Which affordable Fender bass for a guitarist? P/J combos?
I'm a guitarist and I want a Fender bass, preferably Mexican and passive. It will be used mostly for DI recording with a Pod HD to help me in songwriting, the music is mostly alternative rock/punk. I really like the neck and brighter character of a J bass, but it seems like most people suggest a P bass for rock. I've seen some basses that have the P split pickup as well as a bridge J style pickup. Does this retain some of that P bass lowend with the bite of a J bass? If so that may be something I would like. I would like to spend 500-700 at most, and used prices are done although I prefer something new. I think I'd like passive electronics better, and a J bass style neck. What basses fit the bill? Should I get a J bass since I am leaning towards them, or are there any P/J combos in my price range? Are those basses even good options?
Sorry I'm certain this has been asked a million times.
Have you considered a Squier? If you can try it in a shop before you buy, I think you can get very good value for money. Have you actually tried to play P-basses vs J-basses? I think you'll be surprised to discover that both have a rather slim feel when you come from a 6 string. I also started out on a J-type neck, and have had 3 such basses. The P-pickup has, however, a special sound that is hard to emulate with other types of pickups.
Now I will get my first P-bass with a PJ pickup set (sold my J-bass). The closest music shop have ordered one of these for me, and I will be able to try it before I decide to buy:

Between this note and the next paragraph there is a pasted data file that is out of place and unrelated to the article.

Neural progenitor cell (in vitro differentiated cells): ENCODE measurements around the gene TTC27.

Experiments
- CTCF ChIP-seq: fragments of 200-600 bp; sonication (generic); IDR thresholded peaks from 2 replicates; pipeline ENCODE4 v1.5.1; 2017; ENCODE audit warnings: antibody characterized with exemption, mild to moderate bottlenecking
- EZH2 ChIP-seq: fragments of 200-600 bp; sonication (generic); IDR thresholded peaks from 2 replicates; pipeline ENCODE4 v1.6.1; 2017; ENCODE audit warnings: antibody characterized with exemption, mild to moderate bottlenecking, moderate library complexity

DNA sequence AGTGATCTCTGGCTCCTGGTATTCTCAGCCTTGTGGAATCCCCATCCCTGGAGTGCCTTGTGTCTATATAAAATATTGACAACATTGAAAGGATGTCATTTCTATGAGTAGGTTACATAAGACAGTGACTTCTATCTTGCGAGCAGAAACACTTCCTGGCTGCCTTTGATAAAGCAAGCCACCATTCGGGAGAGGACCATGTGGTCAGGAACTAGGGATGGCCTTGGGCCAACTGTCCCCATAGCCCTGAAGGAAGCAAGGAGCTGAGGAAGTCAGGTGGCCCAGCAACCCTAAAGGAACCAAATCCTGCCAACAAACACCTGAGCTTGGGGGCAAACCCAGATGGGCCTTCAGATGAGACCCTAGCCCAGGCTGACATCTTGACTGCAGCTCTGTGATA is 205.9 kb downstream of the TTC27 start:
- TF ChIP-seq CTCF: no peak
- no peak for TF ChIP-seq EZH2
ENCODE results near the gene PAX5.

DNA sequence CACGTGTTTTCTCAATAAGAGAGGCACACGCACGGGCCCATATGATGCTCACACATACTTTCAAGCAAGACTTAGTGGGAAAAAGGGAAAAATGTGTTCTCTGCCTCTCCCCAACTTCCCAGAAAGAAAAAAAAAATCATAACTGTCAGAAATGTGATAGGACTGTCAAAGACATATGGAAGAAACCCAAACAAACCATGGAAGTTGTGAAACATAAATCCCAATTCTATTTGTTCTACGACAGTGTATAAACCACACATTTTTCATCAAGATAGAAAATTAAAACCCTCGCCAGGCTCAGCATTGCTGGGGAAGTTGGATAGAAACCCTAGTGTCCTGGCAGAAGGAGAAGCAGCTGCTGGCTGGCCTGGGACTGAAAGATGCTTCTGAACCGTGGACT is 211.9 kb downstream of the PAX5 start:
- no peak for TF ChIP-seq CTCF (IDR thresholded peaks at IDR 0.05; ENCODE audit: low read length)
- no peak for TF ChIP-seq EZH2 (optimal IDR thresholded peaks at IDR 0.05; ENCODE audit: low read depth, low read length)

I tried the previous display sample of this model, and it blew me away for the price. Weight, playability and flexibility in sound was great.
Bear in mind, though, that sample variations may be an issue with Squier, so ordering online may be a slight gamble.
Yeah, I've played a handful of P and J basses. I don't really have a problem with P basses, but the J bass looks, neck width, and sound appeals to me more, possibly because it has more presence and that's easy to relate to coming from playing guitar. It didn't seem to get that 'farty' quality when cranking some distortion gain that some P basses had. Squire is a cheap option as long as the stock pickups are regarded well. I've owned a couple Classic Vibe series guitars that played wonderfully, and the stock electronics were surprisingly decent. It's hard playing basses in the store when I don't have much bass experience, I don't really know good from bad tone, so I can only go by feel. Do any Squiers have a P/J bass combination? Ideally, a J bass build with the neck pickup replaced with a split coil would win me over.